Other sources include people who claim some expertise on how the avionics networks are designed ... but I'd love to hear a lot more from them.

Andrew WallaceMay 19, 2015 6:23 PM

There aren't many people in support of the male I have noticed.

I've noticed John McAfee on You Tube and Twitter sticking up for the male.

I've not seen any *big names* come out in support of him.

Largely everyone agrees wrong doing has taken place in one form or another.

Andrew

CarlosMay 19, 2015 6:31 PM

@ VR

"But, with "the internet of things", you can guarantee more and more systems will be coming online with no security testing whatsoever."

these "things" are very reliant on underlying platform(s). you thought dumb terminals were a great idea for maintenance and security, what makes it any different when it comes to an internet of things?

IoTs are what they are, dumb and limited.

Vulnerability ResearcherMay 19, 2015 6:38 PM

@Carlos

Sometimes, not always. Energy grid and water infrastructure has these sorts of systems. Poorly tested, open for attack. Much standalone functionality. Bloomberg systems were this way. Routers, money machines, medical devices....on board car systems.

External and internal mics and video...

CarlosMay 19, 2015 6:40 PM

@ Andrew Wallace

"It is possible the FBI are now fuming because they had no choice but to release him because the CIA or whatever his red team employer is leaned on them to do so."

Shouldn't you be arguing against full disclosure?

"MarkH • May 19, 2015 5:52 PM

@Nick P:

"Boeing and Airbus, along with others, decided to save on equipment, maintenance, and fuel costs by converging safety-critical and malicious networks."

Have you found a statement from any credible source, that any certified airliner includes the ability to transfer data from a non-critical network to a critical network?

I've been searching on this, and so far have found nothing."

Please do remove them if found on the interweb. That type of info is under NDA, no?

Vulnerability ResearcherMay 19, 2015 6:46 PM

@Andrew Wallace

Is that digging disguised as an innocent observation?

Managed charlie foxtrot tangos are a part of many red team scenarios...

Usually at facilities in controlled scenarios, but when things go wrong there are plans for that.

I think digging beyond that is not useful.

CarlosMay 19, 2015 7:00 PM

@ Nick P

"We should know better given their history. I'm almost to the point that we should add at the end "Disclaimer: It was the FBI that made these claims. They have a history of unreliability and even deceit."

It played out like a well-designed meme. It provokes assumptions who leads to theories like red team exercise, etc. They're playing CR out like a dummy while the good guys go to work on setting things straight. After all the fuss, the IES may just have been a honeypot made too real.

GobblesMay 19, 2015 8:33 PM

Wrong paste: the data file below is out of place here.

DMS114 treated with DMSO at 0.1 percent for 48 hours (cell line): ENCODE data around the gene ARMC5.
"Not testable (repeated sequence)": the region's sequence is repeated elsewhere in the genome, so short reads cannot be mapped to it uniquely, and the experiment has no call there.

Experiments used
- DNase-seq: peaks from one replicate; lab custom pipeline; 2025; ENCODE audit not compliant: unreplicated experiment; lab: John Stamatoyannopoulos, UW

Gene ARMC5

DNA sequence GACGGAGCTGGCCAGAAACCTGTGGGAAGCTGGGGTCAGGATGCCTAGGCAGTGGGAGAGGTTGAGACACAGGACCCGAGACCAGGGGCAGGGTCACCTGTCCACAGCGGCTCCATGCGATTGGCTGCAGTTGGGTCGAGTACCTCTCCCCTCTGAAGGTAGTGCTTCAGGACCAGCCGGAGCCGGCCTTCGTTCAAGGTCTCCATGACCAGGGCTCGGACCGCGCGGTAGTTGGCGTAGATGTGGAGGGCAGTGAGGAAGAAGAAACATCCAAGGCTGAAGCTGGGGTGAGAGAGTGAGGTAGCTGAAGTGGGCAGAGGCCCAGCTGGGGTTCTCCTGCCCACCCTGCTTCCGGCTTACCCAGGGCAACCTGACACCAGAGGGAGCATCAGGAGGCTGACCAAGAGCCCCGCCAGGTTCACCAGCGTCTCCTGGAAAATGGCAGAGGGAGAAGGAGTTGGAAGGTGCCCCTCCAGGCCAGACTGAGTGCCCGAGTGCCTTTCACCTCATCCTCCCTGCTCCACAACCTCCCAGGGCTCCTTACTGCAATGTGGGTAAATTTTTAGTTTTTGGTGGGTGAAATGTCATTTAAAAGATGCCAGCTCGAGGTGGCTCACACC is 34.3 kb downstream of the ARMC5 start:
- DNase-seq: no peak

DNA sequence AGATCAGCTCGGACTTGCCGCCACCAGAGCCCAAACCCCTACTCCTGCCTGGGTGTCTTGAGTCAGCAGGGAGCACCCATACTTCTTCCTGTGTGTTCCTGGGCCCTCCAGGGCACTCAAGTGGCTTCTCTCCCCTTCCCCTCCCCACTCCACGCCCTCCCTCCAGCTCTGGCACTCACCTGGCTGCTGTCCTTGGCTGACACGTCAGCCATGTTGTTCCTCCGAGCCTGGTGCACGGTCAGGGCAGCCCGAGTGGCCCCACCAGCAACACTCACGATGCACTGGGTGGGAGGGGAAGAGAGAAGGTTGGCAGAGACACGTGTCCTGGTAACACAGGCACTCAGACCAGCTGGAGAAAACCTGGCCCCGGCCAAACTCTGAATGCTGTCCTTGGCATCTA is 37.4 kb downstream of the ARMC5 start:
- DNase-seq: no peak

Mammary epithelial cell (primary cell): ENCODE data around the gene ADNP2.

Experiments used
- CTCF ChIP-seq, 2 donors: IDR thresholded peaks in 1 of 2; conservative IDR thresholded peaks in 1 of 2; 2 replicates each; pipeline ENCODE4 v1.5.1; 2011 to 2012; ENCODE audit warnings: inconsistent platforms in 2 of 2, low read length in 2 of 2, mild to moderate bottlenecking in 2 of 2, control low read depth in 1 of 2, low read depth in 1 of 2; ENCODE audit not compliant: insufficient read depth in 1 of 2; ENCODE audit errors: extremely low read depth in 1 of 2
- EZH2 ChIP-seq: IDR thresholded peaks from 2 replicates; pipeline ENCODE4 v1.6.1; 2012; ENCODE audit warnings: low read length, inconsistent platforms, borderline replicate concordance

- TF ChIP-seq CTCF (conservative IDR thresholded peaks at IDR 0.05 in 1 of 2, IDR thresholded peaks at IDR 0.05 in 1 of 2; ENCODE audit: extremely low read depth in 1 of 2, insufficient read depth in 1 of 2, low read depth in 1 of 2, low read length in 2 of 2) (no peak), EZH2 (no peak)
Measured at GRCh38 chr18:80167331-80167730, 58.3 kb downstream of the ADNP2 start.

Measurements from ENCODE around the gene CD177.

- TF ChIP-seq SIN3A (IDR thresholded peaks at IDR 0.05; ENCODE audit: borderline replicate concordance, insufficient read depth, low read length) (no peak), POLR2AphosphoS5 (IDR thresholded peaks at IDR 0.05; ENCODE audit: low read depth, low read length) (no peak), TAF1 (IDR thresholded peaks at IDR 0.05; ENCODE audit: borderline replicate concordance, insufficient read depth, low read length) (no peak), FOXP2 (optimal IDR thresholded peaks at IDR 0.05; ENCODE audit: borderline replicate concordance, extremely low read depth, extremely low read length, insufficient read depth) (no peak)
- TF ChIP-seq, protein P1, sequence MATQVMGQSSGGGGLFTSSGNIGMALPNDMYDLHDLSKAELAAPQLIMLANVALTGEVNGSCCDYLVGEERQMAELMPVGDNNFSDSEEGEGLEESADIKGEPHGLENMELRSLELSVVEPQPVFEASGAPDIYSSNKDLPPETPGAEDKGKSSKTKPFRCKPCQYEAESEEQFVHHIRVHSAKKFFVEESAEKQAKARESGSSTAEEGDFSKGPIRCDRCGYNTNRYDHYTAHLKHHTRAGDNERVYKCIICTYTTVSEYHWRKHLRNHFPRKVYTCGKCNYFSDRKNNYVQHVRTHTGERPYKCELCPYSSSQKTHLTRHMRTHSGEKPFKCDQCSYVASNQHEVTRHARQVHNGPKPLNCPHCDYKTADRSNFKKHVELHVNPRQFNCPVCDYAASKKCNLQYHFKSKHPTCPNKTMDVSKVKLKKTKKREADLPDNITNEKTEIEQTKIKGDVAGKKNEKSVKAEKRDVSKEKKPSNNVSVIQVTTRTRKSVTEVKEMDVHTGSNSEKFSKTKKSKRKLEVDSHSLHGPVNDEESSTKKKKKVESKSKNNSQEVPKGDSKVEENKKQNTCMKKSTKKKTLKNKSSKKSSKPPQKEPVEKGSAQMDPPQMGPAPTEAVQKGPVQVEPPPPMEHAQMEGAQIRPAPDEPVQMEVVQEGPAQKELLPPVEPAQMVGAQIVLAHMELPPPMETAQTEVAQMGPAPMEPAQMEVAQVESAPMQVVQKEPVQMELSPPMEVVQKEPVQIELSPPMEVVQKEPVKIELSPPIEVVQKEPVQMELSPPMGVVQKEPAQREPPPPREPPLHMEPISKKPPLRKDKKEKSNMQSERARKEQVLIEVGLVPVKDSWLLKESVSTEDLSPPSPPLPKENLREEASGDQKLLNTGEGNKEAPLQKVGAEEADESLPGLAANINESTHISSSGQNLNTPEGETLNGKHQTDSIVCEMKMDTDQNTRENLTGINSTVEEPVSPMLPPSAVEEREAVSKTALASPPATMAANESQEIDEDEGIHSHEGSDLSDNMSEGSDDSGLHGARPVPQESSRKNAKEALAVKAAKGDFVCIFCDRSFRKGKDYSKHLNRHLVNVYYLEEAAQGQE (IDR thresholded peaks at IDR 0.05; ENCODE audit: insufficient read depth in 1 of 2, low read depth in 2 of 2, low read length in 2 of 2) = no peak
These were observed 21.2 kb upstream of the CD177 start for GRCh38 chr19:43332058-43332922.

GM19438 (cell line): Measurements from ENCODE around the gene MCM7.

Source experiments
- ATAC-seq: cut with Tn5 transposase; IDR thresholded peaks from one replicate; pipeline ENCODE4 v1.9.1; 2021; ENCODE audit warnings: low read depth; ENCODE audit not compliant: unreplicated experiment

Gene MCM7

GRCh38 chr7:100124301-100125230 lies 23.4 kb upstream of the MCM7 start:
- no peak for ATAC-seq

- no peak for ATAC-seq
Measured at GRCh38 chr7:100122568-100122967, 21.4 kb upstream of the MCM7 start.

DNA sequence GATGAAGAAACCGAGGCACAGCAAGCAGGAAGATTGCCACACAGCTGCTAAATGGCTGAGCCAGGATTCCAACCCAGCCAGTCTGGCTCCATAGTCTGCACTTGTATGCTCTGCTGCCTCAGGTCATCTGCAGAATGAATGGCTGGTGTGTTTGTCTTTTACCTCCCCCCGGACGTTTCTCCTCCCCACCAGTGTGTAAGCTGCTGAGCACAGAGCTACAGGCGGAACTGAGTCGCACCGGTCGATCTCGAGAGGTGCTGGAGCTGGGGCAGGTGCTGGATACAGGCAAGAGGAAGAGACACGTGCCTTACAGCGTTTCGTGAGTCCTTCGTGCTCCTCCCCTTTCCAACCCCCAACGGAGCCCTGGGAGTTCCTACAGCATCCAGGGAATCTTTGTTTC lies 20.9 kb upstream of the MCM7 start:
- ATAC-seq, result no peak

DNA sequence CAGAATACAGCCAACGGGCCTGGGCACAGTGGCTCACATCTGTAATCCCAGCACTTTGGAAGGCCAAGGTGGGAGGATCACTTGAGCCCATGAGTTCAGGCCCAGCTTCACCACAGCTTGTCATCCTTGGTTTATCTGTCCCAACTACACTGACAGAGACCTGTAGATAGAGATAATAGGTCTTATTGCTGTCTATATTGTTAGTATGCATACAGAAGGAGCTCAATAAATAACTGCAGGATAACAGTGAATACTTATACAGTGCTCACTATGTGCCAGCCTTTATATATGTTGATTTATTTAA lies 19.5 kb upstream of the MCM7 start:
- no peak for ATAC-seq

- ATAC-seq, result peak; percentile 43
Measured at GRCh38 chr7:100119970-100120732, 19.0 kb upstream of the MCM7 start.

And along came a spider -.-

Hai n3td3v,

still up to the old tricks andrew, wouldve figured youd out grown that shit but i guess not, I like this blog as its relevant, your not though man - go back to irrelevance

JacobMay 19, 2015 8:39 PM

@Bruce

According to Wired article from 5/15 :
"When an employee with United Airlines’ Cyber Security Intelligence Department became aware of the tweet, he contacted the FBI and told agents that Roberts would be on a second flight going from Chicago to Syracuse. "

So the discovery wasn't by the FBI actively monitoring Roberts' account.

Vulnerability ResearcherMay 19, 2015 8:41 PM

@Andrew Wallace

I'm saying he made an 'off the cuff' tweet and used his contacts within industry to get released without charge.

I am not making any assertions anything like that. In fact, even the statements I made was made merely in case anyone wanted to consider maybe other theories then what they might ordinarily consider. Or, simply, to take some pause.

Should such a theory be considered over the more likely scenario, that it just 'is what it is'? No. Why should no one have more theories at their disposal? As long as they are plausible theories.

I think that people can understand there are likely red teams which operate 'out there' that have sanction to do so. That do so covertly and in the States. In fact, there are documented reports of this, such as Richard Marcinko reported in "Rogue Warrior". He actually documented how he tasked with doing red team work on physical security of airports way back in the eighties.

They can also probably suspect that there are and have been some operations designed to influence American public opinion. While that can quickly get into dodgy and highly illegal territory, in situations involving public safety... the legitimacy of such operations is not so questionable.

Is it difficult to design and pull off "media stunts" that bring attention to problems people would like to be informed about? It is not, I would suggest.

I will actually go beyond suggesting and outright state: organizing and planning 'media stunts' which attract significant attention to sorely overlooked problems is something that can be consistently put into action and have a very high success rate.

As a "for instance", consider front page news stories of security vulnerabilities. These security vulnerabilities are known to be media fodder and the bigger and more important they are, the higher the chance it can be parlayed well into the media.